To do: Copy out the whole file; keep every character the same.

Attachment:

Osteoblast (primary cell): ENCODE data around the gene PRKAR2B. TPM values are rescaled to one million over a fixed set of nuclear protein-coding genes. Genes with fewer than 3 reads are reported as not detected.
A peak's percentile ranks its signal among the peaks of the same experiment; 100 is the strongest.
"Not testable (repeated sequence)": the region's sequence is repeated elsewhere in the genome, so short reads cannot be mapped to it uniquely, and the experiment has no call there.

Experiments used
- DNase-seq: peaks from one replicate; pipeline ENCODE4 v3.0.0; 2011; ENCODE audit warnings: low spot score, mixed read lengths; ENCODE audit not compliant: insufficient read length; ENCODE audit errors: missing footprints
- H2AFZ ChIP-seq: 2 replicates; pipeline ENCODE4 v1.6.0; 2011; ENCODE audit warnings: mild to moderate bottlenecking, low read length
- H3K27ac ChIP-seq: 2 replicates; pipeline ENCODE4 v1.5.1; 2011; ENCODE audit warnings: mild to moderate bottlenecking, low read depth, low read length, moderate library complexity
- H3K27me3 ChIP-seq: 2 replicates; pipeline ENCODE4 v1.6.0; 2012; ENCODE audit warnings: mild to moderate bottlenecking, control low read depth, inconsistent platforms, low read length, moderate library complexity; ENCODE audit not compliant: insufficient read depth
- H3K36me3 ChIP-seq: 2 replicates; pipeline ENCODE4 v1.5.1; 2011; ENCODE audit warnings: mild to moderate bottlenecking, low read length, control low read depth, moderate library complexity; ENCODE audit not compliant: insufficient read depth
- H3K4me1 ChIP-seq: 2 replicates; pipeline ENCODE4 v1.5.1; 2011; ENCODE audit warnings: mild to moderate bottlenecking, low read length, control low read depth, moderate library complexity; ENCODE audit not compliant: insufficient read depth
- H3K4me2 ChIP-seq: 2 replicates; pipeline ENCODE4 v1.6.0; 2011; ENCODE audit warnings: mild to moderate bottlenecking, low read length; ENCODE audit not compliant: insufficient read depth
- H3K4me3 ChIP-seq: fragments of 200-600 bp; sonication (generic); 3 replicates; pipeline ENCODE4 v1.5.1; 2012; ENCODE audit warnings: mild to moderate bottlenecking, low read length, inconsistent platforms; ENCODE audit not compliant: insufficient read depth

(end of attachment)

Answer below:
Osteoblast (primary cell): ENCODE data around the gene PRKAR2B. TPM values are rescaled to one million over a fixed set of nuclear protein-coding genes. Genes with fewer than 3 reads are reported as not detected.
A peak's percentile ranks its signal among the peaks of the same experiment; 100 is the strongest.
"Not testable (repeated sequence)": the region's sequence is repeated elsewhere in the genome, so short reads cannot be mapped to it uniquely, and the experiment has no call there.

Experiments used
- DNase-seq: peaks from one replicate; pipeline ENCODE4 v3.0.0; 2011; ENCODE audit warnings: low spot score, mixed read lengths; ENCODE audit not compliant: insufficient read length; ENCODE audit errors: missing footprints
- H2AFZ ChIP-seq: 2 replicates; pipeline ENCODE4 v1.6.0; 2011; ENCODE audit warnings: mild to moderate bottlenecking, low read length
- H3K27ac ChIP-seq: 2 replicates; pipeline ENCODE4 v1.5.1; 2011; ENCODE audit warnings: mild to moderate bottlenecking, low read depth, low read length, moderate library complexity
- H3K27me3 ChIP-seq: 2 replicates; pipeline ENCODE4 v1.6.0; 2012; ENCODE audit warnings: mild to moderate bottlenecking, control low read depth, inconsistent platforms, low read length, moderate library complexity; ENCODE audit not compliant: insufficient read depth
- H3K36me3 ChIP-seq: 2 replicates; pipeline ENCODE4 v1.5.1; 2011; ENCODE audit warnings: mild to moderate bottlenecking, low read length, control low read depth, moderate library complexity; ENCODE audit not compliant: insufficient read depth
- H3K4me1 ChIP-seq: 2 replicates; pipeline ENCODE4 v1.5.1; 2011; ENCODE audit warnings: mild to moderate bottlenecking, low read length, control low read depth, moderate library complexity; ENCODE audit not compliant: insufficient read depth
- H3K4me2 ChIP-seq: 2 replicates; pipeline ENCODE4 v1.6.0; 2011; ENCODE audit warnings: mild to moderate bottlenecking, low read length; ENCODE audit not compliant: insufficient read depth
- H3K4me3 ChIP-seq: fragments of 200-600 bp; sonication (generic); 3 replicates; pipeline ENCODE4 v1.5.1; 2012; ENCODE audit warnings: mild to moderate bottlenecking, low read length, inconsistent platforms; ENCODE audit not compliant: insufficient read depth